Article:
After more than a year of steady gains, stock markets became suddenly volatile and tumbled sharply (relative to market action over the past year, not the panic in late 2008 and early 2009) today. It is foolhardy to assert that this is the start of the new bear market that so many seem to be expecting or that stocks will continue to trend higher. Since there will be no shortage of pundits confidently stating one case or the opposite, investors might wonder what exactly they are supposed to do. Here are some suggestions:
Remember risk: While stocks can go up like a rocket, they can just as easily head in the other direction. If they do, do you have the resources to ride out a decline? If not, you may have too much allocated to stocks. Even if you have the ability to bear risk, do you have the stomach? If you experienced sleepless nights and temptation to abandon stocks altogether in the bear market of 2008-09, you may again have too much exposure to stocks.
Raise some cash: In the latest Berkshire Hathaway annual report, Warren Buffett encouraged investors to reach for a bucket instead of a thimble when it is raining gold. While I found myself investing regularly at the early stages of the 2008-09 bear market, I ran out of buckets when it really started to rain gold. So, one of my lessons from the Great Crash was to keep plenty of cash around to take full advantage of rare market opportunities.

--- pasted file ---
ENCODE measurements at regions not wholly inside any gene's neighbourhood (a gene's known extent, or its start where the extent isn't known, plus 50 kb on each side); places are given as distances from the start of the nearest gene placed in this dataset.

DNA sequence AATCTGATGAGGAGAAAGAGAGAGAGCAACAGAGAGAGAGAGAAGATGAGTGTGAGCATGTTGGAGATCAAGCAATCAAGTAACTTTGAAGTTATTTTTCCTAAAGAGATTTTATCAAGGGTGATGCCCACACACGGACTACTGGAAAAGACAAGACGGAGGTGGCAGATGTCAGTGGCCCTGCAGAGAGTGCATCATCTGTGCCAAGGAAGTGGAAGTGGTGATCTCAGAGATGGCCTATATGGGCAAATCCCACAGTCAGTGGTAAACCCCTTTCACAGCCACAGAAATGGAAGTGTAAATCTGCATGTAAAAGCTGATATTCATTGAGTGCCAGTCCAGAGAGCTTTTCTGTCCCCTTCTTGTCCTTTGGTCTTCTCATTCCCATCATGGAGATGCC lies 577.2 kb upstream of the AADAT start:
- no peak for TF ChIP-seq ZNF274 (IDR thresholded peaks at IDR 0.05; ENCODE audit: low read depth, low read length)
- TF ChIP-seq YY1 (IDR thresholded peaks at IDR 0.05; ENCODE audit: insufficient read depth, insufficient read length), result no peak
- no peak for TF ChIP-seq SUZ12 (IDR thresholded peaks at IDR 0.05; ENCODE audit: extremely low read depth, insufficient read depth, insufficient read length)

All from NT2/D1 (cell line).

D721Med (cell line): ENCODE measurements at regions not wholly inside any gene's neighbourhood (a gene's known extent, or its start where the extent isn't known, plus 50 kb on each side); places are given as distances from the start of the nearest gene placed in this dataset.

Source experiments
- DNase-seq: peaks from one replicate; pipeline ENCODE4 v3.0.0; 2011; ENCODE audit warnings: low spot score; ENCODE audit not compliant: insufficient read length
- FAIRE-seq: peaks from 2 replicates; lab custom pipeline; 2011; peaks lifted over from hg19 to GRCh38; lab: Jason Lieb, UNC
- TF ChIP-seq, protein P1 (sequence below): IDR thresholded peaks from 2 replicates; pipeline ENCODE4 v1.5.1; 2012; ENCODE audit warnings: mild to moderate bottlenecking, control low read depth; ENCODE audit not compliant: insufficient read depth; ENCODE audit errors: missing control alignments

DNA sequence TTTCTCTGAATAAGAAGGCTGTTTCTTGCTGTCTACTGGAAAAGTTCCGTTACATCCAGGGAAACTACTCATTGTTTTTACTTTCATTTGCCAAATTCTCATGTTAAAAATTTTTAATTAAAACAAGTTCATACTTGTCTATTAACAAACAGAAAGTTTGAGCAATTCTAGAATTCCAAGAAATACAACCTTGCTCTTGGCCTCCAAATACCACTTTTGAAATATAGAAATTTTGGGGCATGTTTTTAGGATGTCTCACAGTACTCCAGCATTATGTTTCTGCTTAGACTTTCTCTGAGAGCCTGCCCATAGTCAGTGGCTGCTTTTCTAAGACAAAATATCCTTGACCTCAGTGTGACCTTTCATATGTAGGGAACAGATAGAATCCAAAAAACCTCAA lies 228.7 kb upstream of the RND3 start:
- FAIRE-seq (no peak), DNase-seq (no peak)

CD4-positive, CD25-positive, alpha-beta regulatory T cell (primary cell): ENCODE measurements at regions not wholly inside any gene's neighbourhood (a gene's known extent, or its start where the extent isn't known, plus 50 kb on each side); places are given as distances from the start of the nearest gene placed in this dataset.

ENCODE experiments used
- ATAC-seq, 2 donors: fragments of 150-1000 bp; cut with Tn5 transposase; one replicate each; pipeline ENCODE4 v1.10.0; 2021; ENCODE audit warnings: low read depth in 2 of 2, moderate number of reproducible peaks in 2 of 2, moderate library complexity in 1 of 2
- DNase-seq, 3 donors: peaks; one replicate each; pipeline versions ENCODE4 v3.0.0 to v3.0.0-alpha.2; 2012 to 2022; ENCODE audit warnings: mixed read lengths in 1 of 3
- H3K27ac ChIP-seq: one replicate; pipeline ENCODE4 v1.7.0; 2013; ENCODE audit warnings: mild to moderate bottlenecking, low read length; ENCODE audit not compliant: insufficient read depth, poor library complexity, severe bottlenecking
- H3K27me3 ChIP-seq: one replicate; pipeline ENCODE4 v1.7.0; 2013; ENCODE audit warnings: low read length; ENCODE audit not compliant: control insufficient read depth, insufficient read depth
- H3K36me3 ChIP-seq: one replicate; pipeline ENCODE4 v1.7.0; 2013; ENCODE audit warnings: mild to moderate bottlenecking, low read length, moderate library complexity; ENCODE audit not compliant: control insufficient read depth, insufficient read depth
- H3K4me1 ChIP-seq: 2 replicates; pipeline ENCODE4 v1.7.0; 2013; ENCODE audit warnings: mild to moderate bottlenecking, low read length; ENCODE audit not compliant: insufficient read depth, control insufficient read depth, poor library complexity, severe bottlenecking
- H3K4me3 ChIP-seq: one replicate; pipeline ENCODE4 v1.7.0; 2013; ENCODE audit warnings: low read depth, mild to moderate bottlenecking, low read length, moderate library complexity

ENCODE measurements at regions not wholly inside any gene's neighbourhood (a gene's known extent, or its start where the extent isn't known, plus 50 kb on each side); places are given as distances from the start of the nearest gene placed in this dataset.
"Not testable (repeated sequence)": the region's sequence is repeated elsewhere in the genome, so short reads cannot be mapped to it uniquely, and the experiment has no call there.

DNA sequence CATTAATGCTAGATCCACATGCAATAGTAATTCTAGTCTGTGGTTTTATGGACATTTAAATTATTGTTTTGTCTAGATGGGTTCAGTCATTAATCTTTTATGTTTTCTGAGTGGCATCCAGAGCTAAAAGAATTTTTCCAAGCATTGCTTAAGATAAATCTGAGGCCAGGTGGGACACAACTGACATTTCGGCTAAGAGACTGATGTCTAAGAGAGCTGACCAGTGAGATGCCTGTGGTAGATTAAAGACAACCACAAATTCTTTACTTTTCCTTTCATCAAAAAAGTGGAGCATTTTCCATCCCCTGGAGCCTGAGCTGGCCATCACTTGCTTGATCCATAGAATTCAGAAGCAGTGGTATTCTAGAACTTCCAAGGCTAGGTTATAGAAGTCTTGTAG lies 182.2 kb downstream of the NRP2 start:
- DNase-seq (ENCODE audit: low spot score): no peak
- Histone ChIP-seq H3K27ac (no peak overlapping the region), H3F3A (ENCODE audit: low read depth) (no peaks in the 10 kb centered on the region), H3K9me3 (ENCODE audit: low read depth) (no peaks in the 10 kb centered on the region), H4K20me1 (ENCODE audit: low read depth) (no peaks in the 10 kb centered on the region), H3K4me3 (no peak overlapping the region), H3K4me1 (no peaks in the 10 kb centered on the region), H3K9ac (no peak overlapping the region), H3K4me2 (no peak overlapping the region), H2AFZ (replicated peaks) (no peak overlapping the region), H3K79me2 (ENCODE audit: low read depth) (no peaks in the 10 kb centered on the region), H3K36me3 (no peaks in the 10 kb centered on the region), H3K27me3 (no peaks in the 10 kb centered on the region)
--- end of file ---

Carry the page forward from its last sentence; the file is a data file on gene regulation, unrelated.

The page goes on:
Rebalance, if necessary: While Canadian stocks have rallied strongly over the past year, other asset classes may not have kept pace. Gains in US stocks were negated by the rise in the dollar and European stocks suffered a double whammy of Canadian dollar appreciation and a falling Euro. Increasing bond yields meant bond prices have moved in the other direction. Given all this, your portfolio allocations might have deviated from your targets and it may be time to rebalance.
Stay the course: Assuming you have assembled a portfolio that is appropriate for your circumstances and temperament, the best course of action might be to do nothing. It is tempting to constantly tweak the portfolio in the face of every little move in the markets but that is likely to be counterproductive for retail investors.
Of course, all this is easier said than done and none of this is really new but nevertheless, there is some value in reiterating the basics every now and then.